On 31st November, George Eustice announced the Government’s plan to deliver a better, fairer farming system in England. This is a short summary of the issues which may be of interest to the fresh produce sector.
Full details can be accessed here.
On the 1st January 2021 the agricultural transition period will start. Between 2021 and 2027, Defra
will gradually reduce and then stop untargeted Direct Payments.
Based on an area of 150,000 ha of production for UK horticulture the loss to the sector will be circa £35m. We know that some production land is rented in on annual cropping licenses so in practice the figure is probably less than this, but still significant.
By 2028, the aim is:
- a renewed agricultural sector, producing healthy food for consumption at home and abroad, where farms can be profitable and economically sustainable without subsidy.
- farming and the countryside contributing significantly to environmental goals including addressing climate change.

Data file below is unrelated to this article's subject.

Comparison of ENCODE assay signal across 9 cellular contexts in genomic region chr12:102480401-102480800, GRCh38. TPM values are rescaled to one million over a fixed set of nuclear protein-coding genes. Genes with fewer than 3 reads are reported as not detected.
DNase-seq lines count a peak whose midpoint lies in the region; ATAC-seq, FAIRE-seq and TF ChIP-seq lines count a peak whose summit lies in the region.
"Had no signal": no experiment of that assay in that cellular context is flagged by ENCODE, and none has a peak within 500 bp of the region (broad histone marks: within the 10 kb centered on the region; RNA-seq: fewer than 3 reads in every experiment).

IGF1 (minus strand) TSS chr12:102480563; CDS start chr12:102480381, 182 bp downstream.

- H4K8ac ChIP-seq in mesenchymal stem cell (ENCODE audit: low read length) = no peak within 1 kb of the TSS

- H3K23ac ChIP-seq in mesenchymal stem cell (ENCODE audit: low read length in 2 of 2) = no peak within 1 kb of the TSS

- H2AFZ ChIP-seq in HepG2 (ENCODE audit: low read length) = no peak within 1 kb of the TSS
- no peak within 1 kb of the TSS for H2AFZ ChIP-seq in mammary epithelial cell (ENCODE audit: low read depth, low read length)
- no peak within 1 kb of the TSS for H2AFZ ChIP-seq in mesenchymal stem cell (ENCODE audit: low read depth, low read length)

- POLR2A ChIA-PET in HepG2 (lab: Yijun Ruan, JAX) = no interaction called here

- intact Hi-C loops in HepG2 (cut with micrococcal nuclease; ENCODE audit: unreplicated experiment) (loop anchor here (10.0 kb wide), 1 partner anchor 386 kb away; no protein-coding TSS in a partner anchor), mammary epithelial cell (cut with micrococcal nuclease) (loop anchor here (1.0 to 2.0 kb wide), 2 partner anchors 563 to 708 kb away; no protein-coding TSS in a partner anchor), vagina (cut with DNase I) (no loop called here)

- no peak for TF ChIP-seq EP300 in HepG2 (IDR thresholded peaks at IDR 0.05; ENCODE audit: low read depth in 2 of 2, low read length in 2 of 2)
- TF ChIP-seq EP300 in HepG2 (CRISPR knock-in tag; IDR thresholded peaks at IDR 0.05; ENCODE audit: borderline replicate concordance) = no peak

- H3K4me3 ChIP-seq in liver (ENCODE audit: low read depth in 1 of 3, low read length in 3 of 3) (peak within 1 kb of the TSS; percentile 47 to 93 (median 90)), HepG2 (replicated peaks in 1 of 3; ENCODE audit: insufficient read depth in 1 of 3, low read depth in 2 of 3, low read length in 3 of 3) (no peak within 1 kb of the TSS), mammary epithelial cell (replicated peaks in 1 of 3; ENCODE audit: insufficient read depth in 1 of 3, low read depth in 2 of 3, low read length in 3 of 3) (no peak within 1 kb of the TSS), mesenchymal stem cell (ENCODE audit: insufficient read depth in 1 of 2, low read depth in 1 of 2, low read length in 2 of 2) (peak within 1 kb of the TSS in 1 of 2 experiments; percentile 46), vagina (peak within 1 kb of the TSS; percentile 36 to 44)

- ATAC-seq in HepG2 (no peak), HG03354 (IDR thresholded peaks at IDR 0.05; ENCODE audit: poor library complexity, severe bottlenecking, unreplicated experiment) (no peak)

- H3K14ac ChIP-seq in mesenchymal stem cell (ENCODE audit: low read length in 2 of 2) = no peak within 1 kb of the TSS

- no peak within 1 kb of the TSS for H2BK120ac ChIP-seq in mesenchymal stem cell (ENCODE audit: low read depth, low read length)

The new Environment Land Management Scheme will be introduced through pilots and tests from 2021-2024; early roll out of some core elements of all components, particularly the Sustainable Farming Incentive from 2022 and all three components fully available from 2024.
Farming Incentive Scheme
Farmers and growers will be able to enter the Farming Incentive Scheme and choose which elements of the scheme they want to take part in. It will focus on soil management, integrated pest management, nutrient management and livestock management. Initially, all farmers and growers currently in receipt of the Basic Payment Scheme will be eligible.
Exit and New Entrants’ Scheme
From 2022, there will be an exit support scheme to help farmers who want to retire. At the same time, a new scheme will be introduced offering additional support to help new entrants into the industry.
Cross-compliance requirements and standards will continue until payments are delinked. Defra will then move to a new regulatory regime developed in partnership with the industry between 2021 and 2024.
Supply Chain Fairness
The intention is to use the powers in the Agriculture Act 2020 to address market failures that have led to farmers and growers having a weaker position in the supply chain.